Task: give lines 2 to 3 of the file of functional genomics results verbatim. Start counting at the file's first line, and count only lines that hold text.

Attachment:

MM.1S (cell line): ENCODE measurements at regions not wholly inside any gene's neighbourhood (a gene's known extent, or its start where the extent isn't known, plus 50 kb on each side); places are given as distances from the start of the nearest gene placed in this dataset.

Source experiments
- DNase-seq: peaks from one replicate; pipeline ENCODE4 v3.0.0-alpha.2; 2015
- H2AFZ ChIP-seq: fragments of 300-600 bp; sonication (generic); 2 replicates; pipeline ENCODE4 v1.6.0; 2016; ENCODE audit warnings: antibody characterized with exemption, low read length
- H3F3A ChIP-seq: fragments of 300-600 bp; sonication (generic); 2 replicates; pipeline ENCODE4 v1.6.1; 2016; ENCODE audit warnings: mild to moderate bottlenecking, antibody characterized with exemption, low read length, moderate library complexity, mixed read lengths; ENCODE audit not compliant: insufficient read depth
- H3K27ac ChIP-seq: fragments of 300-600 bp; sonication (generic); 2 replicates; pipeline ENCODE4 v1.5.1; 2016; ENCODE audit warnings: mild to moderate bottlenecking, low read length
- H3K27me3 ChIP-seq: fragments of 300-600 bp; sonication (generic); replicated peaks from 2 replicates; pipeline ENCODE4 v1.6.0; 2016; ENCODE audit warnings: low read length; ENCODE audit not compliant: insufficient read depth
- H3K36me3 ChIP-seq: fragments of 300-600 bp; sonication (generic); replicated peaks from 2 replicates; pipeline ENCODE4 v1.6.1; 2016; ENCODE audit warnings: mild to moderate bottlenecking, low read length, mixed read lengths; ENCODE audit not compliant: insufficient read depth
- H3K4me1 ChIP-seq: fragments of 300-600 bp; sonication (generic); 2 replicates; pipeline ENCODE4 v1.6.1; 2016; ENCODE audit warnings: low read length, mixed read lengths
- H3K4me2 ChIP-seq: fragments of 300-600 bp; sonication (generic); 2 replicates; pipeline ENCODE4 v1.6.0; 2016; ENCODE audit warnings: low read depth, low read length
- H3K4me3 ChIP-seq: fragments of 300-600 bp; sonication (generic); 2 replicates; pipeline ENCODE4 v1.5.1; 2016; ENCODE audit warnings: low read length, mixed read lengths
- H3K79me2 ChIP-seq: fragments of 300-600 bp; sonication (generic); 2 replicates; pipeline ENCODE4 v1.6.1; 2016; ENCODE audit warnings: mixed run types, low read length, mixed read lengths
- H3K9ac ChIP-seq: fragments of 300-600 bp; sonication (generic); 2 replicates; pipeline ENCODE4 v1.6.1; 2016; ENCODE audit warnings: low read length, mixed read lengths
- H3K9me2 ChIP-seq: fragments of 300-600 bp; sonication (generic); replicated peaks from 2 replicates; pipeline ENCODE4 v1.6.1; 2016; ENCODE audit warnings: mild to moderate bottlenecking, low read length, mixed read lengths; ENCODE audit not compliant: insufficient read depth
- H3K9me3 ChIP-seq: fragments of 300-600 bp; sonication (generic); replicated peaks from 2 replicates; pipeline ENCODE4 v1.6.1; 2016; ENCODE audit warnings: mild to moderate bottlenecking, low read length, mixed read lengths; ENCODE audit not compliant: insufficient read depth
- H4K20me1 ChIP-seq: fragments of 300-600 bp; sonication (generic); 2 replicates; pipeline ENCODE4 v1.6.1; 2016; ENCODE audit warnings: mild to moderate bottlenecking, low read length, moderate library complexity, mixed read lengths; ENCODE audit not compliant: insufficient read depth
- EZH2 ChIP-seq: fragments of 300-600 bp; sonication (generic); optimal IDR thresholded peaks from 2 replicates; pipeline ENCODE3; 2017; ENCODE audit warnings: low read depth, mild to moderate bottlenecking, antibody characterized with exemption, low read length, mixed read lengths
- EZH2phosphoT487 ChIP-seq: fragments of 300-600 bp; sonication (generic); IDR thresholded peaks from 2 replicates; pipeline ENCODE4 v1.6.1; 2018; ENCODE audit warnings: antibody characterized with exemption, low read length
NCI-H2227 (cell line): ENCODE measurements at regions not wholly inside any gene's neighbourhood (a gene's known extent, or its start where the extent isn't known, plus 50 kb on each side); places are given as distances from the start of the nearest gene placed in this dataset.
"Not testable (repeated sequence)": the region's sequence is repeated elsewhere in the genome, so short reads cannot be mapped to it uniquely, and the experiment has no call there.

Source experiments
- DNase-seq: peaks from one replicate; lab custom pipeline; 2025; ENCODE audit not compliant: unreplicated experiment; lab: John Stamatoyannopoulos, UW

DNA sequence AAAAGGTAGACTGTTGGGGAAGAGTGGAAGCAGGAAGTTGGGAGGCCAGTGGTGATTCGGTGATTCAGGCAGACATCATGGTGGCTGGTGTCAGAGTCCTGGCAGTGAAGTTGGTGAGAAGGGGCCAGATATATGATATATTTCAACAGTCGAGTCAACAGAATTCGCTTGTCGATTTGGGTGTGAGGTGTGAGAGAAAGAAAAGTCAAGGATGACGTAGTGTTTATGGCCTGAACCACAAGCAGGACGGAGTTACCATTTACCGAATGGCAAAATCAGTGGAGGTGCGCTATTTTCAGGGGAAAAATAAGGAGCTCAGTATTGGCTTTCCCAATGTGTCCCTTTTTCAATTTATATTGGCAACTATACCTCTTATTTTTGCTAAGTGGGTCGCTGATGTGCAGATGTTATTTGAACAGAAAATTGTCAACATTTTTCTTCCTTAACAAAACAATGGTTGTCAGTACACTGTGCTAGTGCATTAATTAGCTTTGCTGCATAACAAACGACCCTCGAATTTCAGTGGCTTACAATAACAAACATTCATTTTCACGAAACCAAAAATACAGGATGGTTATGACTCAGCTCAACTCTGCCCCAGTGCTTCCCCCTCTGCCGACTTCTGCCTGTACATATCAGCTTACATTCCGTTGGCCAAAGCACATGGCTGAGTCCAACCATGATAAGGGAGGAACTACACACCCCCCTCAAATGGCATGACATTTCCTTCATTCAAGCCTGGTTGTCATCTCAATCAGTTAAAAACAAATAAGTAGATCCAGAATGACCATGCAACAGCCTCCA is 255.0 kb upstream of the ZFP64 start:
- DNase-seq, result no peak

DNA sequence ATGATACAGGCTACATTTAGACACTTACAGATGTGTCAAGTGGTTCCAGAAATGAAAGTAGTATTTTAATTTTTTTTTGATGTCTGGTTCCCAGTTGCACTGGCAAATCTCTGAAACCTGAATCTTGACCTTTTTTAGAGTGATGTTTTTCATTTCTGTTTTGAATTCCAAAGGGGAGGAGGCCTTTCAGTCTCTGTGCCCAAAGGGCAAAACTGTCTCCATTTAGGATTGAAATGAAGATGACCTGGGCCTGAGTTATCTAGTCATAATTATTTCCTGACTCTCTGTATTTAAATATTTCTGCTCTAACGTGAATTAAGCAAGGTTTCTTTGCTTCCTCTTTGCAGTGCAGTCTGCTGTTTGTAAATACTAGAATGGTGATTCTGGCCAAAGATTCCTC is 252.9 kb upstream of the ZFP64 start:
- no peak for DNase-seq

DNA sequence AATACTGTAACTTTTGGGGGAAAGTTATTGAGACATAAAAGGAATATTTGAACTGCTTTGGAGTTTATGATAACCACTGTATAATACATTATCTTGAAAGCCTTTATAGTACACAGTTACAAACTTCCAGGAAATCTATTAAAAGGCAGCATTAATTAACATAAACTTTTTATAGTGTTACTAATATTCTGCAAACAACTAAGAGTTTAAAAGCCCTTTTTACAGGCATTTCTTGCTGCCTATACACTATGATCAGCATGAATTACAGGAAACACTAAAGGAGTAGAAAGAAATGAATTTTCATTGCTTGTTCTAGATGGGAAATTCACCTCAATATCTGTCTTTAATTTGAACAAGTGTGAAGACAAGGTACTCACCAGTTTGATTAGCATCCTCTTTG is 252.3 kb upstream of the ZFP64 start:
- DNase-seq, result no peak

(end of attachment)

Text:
Source experiments
- DNase-seq: peaks from one replicate; pipeline ENCODE4 v3.0.0-alpha.2; 2015